When death threats from Blue Jays fans made Bob Costas feel checking-in using troubled author's name as alias was safer than his own
Toronto Blue Jays fans took matters too far when they made play-by-play analyst Bob Costas feel as endangered as Salman Rushdie. Rushdie had a fatwa declared against him by Iranian leader Ayatollah Ruhollah Khomeini in 1989, calling for his death. Some fans took the same approach to Costas after he declared the Blue Jays had no chance of making a comeback.
The Blue Jays had taken two straight losses to start the American League Championship Series 1989 to the Oakland Athletics. Things were looking bleak for the Blue Jays and Costas pointed that out on commentary, implying they had no chance of making a comeback. This made staying in a Toronto hotel for the remainder of the series a little dicey for the legendary commentator.
Costas was now Public Enemy No. 1 in Toronto. Things had become so terrible that when he checked into his hotel in Toronto, the security guards advised him to use an alias. He came up with the name "Ben Johnson" which was a friendly name
Bob Costas shared this story in a podcast with comedian Bill Maher, which was uploaded to YouTube.
"When you feel safer registering as Salman Rushdie, things have taken an ugly turn" - Bob Costas
Blue Jays fans, and this applies to Toronto Raptors fans as well, often feel like the league has something against them. Whether it be MLB or the NBA. Being the only team in a different country from all the other teams in the league makes fans fear a disconnect. As though the Canadian team is not being set up to succeed. So when those fears were seemingly realized, fans went overboard in their reaction.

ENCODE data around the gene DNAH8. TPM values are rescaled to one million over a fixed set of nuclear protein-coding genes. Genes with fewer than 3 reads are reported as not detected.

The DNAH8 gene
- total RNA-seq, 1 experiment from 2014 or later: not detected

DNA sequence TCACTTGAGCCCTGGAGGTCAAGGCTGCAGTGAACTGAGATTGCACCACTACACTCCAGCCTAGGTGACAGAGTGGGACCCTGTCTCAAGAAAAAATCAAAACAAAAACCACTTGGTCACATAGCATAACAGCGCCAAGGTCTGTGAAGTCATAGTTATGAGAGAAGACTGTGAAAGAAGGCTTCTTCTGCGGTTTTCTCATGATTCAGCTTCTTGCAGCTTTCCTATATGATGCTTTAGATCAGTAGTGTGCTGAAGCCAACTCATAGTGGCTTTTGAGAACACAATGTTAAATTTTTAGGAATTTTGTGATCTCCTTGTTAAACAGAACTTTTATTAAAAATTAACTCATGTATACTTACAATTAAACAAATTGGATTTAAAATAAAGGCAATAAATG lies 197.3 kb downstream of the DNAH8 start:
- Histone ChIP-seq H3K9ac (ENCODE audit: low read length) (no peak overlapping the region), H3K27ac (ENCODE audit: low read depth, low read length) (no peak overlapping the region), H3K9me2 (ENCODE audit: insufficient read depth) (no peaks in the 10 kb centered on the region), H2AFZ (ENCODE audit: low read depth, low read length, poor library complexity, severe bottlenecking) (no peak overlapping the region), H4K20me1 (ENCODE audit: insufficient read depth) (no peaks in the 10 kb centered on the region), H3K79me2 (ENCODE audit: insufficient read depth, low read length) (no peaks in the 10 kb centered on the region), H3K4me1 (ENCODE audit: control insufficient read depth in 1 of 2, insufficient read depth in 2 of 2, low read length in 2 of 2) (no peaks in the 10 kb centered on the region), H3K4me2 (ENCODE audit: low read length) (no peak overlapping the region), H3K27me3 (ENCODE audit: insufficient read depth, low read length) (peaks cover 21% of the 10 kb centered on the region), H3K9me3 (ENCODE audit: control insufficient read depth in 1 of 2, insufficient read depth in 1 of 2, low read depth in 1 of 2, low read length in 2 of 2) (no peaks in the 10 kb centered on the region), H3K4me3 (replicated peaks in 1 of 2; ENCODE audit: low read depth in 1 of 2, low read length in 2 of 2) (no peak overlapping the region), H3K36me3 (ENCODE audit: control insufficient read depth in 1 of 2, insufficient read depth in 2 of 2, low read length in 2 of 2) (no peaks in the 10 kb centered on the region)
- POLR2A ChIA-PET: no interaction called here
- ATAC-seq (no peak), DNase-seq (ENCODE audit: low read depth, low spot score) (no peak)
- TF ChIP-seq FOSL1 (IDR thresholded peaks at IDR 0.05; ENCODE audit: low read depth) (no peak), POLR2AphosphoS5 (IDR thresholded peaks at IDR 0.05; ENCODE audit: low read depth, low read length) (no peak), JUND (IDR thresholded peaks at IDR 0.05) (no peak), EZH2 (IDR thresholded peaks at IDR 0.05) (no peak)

At no point should any fan of any team make a visitor who is playing in or working at the game feel unsafe.
What do Toronto Blue Jays fans think about Bob Costas now?
At this moment, 34 years later, it appears like all is forgiven between the city of Toronto and Costas. He was only doing his job, and many fans realized that the handful who made threats was an inaccurate representation of the audience. Sports can be toxic all too often, especially when things aren't going well.
The Blue Jays' back-to-back World Series victories in 1992 and 1993 also contributed significantly to the resolution of this disagreement. After winning two straight championships and being unquestionably the best in the world, it's difficult to care what a commentator says.
Costas commentated many of the iconic moments in team history, including this one featuring Dave Stieb, posted to Twitter.
"Bob Costas is alerting U.S. viewers to #BlueJays Dave Stieb's 6th flirtation in the last 15 months with no-hit/perfection" - Today in Dave Stied History
This was an unfortunate incident back in 1989, but thankfully it seems like all parties have moved on.